The gathering was sponsored by the Association of Bay Area Government (ABAG) and the Metropolitan Transportation Commission (MTC). The purpose of the gathering was to allow local residents to comment on the activities of ABAG and MTC.
Approximately 60 speakers, many of them from Orinda, called for changes or outright abolition of ABAG and MTC. The respective boards of directors of ABAG and MTC are not directly elected by voters.
With a few exceptions, most speakers strongly opposed plans to have ABAG and MTC construct tall buildings near such transit hubs as BART stations… (more)

Smart meters v non-smart meters – what difference does it make

by zrants

This article is in response to some recent stories from folks who profess a preference for Smart parking meters because they believe the rates are lower. We are also sharing a few facts we uncovered by attending public SFMTA meetings and talking to people who have experienced the destruction of their neighborhoods by the SFMTA.

SMART v DUMB meters: The non-smart meters started out at 25 cents an hour. They have been re-programed and can be re-programed again to raise or lower the rates. Parking rates are set by policy and have nothing to do with “smart” technology. Do you care what the rates are now when the SFMTA’s stated purpose for managing parking is to make driving and parking in SF difficult? How likely will they remain low?

The SFMTA admits to mistakes? Anyone who has attended public SFMTA meetings with neighborhood groups can attest to the fact that SFMTA officials freely admit their system is flawed in a number of ways:

EdandFunghi
Reiskin hands the floor to Funghi at the North Beach meeting.

SFMTA admits they lack proper public outreach: At a public meeting In North Beach SFMTA apologized for waiting four years after they signed the contract with the project developer to inform the neighborhood that Columbus Avenue would be closed down for an extended period of time while the contractor extracts boring equipment.

SFMTA admits they are digging a tunnel and they don’t know where they are aiming it: At the North Beach meeting SFMTA admitted their extraction plan lacks any clear benefit to the neighborhood since they have no exact station location, funding or clearance to build past the China Town station. This project represents billions of taxpayer dollars and a number of lawsuits are pending. Now we see why. Look at tapes of public meetings in North Beach and North East Mission decide for yourself how you feel the SFMTA:   http://vimeo.com/groups/168462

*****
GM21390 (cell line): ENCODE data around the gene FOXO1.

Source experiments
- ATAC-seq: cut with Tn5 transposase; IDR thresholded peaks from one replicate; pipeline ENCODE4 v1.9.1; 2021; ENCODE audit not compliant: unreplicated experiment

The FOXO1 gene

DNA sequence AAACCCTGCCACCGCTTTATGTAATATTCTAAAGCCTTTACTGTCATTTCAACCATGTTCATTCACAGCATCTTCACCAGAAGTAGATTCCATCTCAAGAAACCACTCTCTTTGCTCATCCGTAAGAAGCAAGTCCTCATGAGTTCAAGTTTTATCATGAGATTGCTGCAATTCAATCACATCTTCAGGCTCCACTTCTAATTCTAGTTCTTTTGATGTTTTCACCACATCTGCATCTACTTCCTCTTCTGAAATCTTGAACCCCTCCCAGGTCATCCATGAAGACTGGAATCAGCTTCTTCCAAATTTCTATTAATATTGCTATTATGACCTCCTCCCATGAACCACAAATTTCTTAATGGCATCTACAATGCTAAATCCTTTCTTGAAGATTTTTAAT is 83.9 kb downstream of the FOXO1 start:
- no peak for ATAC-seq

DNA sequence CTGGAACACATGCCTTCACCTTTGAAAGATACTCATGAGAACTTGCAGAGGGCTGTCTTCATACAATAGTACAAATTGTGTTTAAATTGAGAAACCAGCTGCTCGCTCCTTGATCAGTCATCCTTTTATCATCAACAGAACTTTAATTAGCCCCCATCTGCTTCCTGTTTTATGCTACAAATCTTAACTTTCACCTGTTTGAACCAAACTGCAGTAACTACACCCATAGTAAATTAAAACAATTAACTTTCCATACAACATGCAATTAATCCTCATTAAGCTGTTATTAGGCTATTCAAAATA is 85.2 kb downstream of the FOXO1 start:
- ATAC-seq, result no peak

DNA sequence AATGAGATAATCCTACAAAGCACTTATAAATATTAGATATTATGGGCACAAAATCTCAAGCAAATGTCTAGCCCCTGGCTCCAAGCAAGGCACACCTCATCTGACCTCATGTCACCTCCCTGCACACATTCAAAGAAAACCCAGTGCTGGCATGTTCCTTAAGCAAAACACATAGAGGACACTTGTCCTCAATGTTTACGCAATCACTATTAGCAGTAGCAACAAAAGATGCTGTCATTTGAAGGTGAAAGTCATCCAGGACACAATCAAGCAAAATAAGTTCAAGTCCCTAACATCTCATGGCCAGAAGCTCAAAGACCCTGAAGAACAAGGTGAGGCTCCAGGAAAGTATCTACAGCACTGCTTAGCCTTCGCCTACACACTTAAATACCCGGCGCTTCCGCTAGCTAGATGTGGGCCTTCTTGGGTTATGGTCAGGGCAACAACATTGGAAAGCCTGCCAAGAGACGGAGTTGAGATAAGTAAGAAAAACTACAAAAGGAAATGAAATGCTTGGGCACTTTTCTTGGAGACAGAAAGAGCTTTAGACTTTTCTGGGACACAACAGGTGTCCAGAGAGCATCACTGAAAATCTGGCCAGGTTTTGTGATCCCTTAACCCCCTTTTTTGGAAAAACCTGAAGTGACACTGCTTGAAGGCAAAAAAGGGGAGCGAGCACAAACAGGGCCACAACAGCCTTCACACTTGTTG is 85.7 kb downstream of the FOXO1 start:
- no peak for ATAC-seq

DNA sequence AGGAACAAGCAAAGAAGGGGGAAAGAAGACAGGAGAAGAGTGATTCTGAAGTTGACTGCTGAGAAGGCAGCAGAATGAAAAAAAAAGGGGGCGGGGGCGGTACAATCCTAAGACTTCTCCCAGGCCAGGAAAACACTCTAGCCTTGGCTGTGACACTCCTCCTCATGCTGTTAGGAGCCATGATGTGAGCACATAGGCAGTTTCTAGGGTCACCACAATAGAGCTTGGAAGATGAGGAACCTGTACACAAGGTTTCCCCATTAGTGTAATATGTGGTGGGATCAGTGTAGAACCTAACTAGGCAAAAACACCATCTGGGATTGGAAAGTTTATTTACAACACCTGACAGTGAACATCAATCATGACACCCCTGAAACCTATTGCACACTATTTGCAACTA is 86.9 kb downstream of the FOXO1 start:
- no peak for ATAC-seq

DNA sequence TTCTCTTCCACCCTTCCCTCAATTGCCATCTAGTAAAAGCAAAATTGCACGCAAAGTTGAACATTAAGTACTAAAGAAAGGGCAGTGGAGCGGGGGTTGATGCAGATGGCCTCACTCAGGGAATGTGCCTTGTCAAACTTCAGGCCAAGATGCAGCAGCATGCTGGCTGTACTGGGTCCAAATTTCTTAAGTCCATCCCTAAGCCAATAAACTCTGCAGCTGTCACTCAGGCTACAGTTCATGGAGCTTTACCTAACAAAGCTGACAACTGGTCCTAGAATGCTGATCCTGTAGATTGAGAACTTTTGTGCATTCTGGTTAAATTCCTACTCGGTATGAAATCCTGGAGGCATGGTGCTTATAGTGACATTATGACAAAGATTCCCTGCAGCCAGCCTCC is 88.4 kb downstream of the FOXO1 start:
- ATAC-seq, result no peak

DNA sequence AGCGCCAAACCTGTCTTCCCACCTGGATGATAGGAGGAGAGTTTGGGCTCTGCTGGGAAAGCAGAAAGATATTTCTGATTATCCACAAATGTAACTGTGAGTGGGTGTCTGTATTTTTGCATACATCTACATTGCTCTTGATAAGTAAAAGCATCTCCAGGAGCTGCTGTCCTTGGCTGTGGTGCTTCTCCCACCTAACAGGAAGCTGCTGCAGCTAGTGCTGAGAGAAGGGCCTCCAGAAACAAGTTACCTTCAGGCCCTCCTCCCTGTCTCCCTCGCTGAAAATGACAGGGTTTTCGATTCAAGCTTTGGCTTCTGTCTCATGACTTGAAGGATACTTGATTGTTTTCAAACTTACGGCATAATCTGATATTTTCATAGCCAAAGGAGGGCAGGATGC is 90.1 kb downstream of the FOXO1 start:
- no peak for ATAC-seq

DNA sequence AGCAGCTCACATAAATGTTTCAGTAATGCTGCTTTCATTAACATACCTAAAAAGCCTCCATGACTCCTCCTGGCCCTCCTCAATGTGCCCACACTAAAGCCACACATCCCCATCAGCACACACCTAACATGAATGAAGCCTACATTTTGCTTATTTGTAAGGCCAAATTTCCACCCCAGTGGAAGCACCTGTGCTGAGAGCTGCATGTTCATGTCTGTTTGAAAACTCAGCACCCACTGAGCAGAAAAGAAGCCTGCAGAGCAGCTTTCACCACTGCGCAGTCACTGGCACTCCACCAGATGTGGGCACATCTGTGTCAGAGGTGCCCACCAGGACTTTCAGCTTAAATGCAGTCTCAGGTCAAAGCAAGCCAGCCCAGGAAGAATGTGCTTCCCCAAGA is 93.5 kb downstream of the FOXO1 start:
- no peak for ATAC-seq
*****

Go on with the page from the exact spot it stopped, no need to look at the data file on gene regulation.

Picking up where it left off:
SFMTA rates are subject to changing times and rates without notice:
Meters in Mission Bay run from 7 AM to 11PM at night on some streets and the rates are subject to change during the day so you never know how much you are paying to park.



What is SFMTA doing with the additional money? SFMTA has raised rates on Muni, cut back service and taken in more money from parking rates, fines and fees, or at least budgeted to to so. Where is the money going? Not into Muni. Lines are being cut and service is at an all time low.

Ask people in negatively impacted neighborhoods: Ask the folks around Valencia how they like SFMTA parking policies. First they removed the Muni lines on Valencia, then they installed parking meters and put in bike paths and parklets to further eliminate parking. The final blow came when a developer got approval to build a higher denser apartment on Valencia with no off-street parking and no RPP rights. As soon as the ink dried on the permits, the developer switched the address to a side street so the residents can apply for RPP, further squeezing parking in the neighborhood.